War in former Yugoslavia in 1992 turned closest friends against each other and tore families apart. Miro and his family were forced to leave their native land and the home he started to build. He had to leave his family to go the front lines in order to protect his homeland. He spent months digging and living in trenches, not knowing if he would come home or if his family was OK. One day he stood up out of the trench to check on a friend when he got shot through his thigh. Not long before, his wife Nevenka was shot in the leg as well while working the fields. They fought long and hard to recover, just for him to be taken back to the front lines again. He vowed he wouldnt let his children experience the tragedy and pain they endured. Shortly after the peace treaty was signed, his one and only daughter got married. That was the only time he could be seen crying. Life after the war not the same. The struggle to make ends meet made it difficult on Miro and his family. He needed hope and the future he envisioned for his children, so he applied for immigration. After many months and interviews, his family was approved to immigrate to the United States.
Moving to the United States in 1998 was an amazing triumph, yet the most difficult decision Miro had to make. He found himself in a different land with tall buildings, busy streets, different food, new customs, but also new opportunities. He made the best of it! He worked harder than any employee in his company. Supervisors praised him constantly for his work and dedication. He was never late and always got the job done before heading home. He always helped others, but also demanded the best from them! He worked hard in hopes to one day return home and make a new home and life for himself, his wife, his children and grandchildren. Unfortunately, he suffered a heart attack in 2013 and could no longer work. He did the best he could to stay busy at home playing games and watching sports. Oh did he love sports! It didnt matter what was on, he was tuned in. His favorite of course was soccer and some would say skiing. He also liked water polo and handball which are very common in Europe. He was torn because his heart was aching to go home, but he had children and now grandchildren to build relationships with. He loved his grandchildren! He would smother them with the biggest hugs! He hoped to temporarily return to Bosnia for fresh air, renewed spirit and hope of returning in near future. Unfortunately one stroke, followed by another made that hope less imaginable. After months of struggle and pain hoping to recover, he gathered enough strength to endure a long and draining flight to the states to spend his final days with his children and grandchildren. His family stayed by his side until his final days.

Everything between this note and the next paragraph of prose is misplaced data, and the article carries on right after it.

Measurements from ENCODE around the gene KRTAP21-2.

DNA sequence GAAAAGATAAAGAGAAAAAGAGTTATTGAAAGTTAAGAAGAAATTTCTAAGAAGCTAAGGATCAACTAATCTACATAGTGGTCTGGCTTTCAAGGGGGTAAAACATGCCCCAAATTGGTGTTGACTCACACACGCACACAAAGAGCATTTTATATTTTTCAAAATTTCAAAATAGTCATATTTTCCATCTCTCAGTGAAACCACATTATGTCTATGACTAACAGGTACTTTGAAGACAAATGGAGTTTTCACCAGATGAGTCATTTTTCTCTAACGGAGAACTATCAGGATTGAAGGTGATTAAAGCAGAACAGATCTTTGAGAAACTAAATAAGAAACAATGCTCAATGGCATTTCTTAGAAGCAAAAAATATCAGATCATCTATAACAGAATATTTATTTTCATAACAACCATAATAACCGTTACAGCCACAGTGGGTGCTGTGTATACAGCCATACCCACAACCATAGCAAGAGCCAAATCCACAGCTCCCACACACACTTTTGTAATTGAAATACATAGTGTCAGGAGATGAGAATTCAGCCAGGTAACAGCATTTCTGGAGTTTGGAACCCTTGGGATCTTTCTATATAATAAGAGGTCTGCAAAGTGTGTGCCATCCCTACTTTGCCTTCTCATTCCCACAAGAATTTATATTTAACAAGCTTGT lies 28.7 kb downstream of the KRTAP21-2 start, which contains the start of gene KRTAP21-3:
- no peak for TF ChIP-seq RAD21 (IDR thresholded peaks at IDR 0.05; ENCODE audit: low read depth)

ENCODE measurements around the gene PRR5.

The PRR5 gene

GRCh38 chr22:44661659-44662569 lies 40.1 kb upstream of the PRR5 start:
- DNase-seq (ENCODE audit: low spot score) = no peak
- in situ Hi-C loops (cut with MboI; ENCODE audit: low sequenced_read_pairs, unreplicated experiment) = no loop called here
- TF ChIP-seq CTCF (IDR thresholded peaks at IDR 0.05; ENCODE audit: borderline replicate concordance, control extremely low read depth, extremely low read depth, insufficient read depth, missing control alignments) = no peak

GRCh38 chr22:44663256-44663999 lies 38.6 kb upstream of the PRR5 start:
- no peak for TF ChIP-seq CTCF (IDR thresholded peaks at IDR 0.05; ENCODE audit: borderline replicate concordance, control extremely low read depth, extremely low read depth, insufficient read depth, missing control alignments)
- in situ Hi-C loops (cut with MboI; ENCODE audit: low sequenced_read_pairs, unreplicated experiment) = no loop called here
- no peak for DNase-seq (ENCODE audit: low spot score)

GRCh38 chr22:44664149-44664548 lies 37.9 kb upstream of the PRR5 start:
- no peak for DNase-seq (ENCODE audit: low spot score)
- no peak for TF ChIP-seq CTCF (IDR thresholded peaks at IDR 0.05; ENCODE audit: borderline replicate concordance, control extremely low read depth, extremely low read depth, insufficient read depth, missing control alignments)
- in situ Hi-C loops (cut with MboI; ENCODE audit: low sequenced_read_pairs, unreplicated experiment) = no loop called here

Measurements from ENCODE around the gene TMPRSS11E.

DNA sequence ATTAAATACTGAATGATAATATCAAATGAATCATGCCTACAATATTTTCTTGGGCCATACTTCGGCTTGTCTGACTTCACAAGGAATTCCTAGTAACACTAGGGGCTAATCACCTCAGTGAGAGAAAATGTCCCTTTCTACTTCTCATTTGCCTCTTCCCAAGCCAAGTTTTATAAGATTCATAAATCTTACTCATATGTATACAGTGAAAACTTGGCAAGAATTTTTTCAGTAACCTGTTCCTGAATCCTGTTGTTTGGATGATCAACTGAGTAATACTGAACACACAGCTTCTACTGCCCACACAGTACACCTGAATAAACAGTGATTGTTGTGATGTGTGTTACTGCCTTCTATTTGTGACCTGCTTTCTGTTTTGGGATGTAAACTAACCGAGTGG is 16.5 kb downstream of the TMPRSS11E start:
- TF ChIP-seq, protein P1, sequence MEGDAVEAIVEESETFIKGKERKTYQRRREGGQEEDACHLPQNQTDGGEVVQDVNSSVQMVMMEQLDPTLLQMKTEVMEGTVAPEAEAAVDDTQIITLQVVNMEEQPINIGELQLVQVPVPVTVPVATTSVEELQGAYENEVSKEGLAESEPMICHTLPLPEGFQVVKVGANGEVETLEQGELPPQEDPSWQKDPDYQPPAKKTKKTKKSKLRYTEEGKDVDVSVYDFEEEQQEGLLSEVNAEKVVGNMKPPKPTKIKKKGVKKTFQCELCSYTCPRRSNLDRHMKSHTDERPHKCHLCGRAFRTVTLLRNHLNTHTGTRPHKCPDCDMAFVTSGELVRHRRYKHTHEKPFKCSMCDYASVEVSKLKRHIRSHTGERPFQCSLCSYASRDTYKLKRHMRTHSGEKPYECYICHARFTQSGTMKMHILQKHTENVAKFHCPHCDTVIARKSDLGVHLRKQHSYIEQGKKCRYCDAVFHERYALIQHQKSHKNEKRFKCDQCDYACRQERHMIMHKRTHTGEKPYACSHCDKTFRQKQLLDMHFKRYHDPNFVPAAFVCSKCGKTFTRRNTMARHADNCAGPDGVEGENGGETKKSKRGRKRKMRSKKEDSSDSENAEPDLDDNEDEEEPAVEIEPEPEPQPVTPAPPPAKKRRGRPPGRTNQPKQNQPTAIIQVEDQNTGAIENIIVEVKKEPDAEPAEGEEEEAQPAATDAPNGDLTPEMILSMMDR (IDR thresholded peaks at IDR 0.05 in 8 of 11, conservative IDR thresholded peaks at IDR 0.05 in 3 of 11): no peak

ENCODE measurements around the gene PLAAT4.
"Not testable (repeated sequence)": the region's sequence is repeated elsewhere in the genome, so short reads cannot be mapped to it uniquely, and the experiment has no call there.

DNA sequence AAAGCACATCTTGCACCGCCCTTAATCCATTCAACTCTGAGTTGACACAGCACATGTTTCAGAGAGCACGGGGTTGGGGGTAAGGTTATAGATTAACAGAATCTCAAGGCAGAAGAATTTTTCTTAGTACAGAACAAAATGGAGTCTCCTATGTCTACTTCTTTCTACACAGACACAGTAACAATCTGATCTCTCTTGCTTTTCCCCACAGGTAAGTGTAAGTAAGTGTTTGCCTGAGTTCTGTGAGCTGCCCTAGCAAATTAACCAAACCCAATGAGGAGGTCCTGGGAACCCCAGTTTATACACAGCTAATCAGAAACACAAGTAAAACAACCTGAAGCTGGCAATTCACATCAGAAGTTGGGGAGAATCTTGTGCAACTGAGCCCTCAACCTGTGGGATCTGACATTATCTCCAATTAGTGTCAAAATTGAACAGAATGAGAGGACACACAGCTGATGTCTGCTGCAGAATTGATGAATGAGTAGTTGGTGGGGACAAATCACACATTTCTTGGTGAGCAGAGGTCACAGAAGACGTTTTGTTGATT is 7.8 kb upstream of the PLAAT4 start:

Miro is survived by his wife Nevenka, his children Mario, Marianna, Josip, Ilija, and Marko. His mom Andja, his sister Mirjana, his brothers Jozo and Anto, his grandchildren Dejan, Daniel, Toni, Tyanna, Brendan, Juliana, Savannah, Chloe, and Matej.
Mass of Christian Burial St. John the Baptist Catholic Church
Friday, November 13, 2020
708 N 4TH StKansas City, Kansas 66101